The fund's CCC stake stood at 37% as of March 2018, up from 30% last year. The newly instituted 30% limit on CCC debt is based on S&P credit ratings, but the fund reports either the average or lowest rating across all agencies, which accounts for the difference. By comparison, the median peer had 11% in bonds rated below B. Furthermore, in recent years the average yield on the fund's CCC bonds has been markedly higher than the yield on the average CCC bond in the index, which suggests that the fund's CCC holdings may carry above-average credit and liquidity risk. Indeed, the fund's trailing 12-month yield of 7% is well above the peer median of 5.3% and the sixth-highest in the category on an absolute basis.
Roughly 71% of assets were in high-yield corporate bonds, with another 20% in bank loans. The loans help reduce the fund's interest-rate sensitivity. Common stocks accounted for 3.7%, with another 1% in preferred stock.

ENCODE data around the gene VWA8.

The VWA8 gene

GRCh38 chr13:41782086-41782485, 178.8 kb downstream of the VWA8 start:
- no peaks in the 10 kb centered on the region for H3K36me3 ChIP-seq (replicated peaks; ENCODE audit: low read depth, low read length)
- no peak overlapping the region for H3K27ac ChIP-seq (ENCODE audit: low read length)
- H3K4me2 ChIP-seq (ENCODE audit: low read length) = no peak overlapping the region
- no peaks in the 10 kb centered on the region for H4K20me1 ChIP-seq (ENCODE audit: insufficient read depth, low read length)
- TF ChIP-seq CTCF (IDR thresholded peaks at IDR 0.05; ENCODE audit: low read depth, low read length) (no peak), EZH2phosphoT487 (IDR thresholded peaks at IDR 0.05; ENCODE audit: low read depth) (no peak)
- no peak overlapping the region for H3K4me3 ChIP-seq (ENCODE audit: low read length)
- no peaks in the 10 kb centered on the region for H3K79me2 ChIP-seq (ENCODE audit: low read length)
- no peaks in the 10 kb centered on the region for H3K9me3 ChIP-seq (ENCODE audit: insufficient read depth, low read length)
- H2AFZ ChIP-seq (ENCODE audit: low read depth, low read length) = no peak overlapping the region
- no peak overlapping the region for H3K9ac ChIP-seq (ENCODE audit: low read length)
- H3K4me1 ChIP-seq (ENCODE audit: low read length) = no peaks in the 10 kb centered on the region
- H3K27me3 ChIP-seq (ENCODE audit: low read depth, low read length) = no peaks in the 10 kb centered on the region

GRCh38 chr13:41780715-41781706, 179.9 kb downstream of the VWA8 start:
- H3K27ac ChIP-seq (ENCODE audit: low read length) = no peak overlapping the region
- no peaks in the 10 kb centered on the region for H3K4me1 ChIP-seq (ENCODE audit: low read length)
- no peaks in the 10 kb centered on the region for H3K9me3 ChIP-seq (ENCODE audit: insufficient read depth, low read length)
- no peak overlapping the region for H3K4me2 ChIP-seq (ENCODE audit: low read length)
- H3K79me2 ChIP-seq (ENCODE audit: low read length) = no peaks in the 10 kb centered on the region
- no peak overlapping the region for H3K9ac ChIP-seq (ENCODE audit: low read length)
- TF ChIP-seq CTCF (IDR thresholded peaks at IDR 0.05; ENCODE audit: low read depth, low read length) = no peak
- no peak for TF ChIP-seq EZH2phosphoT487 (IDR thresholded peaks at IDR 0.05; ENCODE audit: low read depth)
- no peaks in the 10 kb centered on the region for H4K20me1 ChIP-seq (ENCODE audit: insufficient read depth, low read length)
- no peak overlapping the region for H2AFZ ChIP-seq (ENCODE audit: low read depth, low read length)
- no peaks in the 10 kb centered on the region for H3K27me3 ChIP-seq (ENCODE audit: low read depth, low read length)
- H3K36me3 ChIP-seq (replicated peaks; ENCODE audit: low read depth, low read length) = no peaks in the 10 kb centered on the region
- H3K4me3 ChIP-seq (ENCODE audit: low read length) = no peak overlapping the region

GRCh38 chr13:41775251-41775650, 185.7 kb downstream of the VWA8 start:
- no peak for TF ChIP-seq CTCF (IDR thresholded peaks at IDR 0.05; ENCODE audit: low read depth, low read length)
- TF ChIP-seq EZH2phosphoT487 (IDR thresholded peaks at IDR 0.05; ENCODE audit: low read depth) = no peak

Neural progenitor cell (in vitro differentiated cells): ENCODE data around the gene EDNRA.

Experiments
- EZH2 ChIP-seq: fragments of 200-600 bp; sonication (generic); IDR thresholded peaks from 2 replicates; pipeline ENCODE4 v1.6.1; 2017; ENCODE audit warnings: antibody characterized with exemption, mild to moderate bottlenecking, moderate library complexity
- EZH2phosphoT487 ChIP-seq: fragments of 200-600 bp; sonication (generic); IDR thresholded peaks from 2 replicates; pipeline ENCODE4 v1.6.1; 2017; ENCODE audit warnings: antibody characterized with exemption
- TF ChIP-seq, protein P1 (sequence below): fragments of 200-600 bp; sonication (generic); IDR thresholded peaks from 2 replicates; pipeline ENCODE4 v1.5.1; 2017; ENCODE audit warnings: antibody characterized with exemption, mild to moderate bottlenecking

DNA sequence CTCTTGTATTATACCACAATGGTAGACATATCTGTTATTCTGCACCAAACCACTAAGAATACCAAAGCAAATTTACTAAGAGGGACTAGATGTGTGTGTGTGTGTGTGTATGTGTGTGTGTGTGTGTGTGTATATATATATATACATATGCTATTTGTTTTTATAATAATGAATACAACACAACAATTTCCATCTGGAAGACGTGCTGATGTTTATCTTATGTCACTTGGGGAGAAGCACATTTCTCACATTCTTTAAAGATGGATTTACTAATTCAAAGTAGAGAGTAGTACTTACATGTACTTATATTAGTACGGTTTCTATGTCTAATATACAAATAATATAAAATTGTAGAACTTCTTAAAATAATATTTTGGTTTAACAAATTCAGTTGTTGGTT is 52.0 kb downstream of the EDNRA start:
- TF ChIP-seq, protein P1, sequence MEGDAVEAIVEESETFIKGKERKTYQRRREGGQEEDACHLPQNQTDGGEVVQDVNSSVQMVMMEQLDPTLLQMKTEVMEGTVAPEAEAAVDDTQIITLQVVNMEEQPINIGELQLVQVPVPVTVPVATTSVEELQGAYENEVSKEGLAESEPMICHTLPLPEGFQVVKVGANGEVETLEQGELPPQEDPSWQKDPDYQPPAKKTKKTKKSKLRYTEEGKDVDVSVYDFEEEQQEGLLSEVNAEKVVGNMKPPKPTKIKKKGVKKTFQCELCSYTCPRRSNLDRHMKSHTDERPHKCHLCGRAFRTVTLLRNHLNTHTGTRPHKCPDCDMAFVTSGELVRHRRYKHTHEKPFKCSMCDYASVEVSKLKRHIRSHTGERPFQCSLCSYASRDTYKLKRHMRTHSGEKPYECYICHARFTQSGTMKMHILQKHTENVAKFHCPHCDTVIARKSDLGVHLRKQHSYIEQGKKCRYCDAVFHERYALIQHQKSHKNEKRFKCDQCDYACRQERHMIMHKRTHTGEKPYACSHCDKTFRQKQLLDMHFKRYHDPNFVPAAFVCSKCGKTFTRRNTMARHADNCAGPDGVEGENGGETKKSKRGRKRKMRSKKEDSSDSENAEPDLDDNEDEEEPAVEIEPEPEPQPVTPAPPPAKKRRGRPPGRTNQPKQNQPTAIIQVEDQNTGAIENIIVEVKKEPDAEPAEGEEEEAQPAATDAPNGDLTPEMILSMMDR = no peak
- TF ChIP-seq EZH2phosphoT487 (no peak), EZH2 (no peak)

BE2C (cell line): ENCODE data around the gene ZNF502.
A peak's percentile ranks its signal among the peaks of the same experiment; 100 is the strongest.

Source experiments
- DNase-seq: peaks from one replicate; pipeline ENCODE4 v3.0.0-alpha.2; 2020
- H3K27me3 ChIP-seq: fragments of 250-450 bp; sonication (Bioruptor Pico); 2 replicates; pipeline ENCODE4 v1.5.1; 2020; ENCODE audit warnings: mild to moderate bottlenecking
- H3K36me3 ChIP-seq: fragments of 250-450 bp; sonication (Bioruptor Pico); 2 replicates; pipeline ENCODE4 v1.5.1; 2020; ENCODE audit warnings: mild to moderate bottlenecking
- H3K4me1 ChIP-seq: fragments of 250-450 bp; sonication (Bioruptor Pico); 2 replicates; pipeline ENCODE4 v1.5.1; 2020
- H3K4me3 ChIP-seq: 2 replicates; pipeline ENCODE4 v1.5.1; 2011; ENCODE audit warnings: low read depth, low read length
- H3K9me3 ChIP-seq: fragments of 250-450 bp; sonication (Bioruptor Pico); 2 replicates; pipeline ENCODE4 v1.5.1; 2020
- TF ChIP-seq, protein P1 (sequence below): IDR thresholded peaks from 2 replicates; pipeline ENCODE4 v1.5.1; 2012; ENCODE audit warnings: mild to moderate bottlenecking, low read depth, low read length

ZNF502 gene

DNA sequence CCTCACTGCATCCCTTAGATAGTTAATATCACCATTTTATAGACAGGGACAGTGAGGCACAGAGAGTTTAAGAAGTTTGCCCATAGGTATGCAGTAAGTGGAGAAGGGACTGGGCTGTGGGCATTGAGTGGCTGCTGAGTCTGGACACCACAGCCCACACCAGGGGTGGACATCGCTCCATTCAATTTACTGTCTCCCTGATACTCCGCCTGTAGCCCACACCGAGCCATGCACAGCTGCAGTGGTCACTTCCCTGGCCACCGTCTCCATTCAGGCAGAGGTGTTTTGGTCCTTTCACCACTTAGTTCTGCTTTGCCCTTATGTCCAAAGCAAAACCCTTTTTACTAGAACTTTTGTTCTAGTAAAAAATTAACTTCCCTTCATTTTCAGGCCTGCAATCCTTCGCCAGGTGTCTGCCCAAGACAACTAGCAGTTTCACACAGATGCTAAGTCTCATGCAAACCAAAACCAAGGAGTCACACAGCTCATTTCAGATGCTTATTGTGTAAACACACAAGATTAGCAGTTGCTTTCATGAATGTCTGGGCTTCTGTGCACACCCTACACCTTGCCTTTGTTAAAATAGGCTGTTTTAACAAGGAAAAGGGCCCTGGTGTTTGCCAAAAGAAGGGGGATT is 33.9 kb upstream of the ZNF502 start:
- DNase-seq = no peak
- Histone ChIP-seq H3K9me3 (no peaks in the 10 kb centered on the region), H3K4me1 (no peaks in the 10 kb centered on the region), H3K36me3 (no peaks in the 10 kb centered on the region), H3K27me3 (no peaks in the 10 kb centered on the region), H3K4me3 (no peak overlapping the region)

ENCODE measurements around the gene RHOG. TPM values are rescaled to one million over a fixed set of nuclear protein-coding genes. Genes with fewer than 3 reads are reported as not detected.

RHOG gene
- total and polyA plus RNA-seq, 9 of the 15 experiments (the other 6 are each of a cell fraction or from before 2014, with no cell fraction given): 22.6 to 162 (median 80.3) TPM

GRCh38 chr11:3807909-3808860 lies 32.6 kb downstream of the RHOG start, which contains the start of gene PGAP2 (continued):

The largest exposure in the portfolio was a 6.5% stake in Altice, a media and telecommunications conglomerate, while the second-largest issuer was education company Laureate at nearly 3% of assets. Both companies are large, liquid issuers, but the size of these positions still exposes the fund to considerable idiosyncratic risk. The fund's top-10 holdings have grown to nearly 27% of assets from 21% in March 2016.
Performance Pillar: Neutral | Brian Moriarty 06/08/2018
From manager Chad Gunther's start date in July 2014 through May 2018, the fund has returned nearly 4% annualized, landing in the top 20% of distinct high-yield bond fund peers. That performance looks impressive, but it is a tale of two different markets. The fund struggled during the credit sell-offs in 2014 and 2015. For example, between June 2015 and February 2016, the fund lost 13% and trailed more than 90% of peers. Over the same period, the median peer lost slightly more than 8%. While that sell-off was driven by the energy sector, which was hit hard by falling oil prices, this fund had a relative underweighting to energy, and its underperformance was driven mostly by its CCC holdings.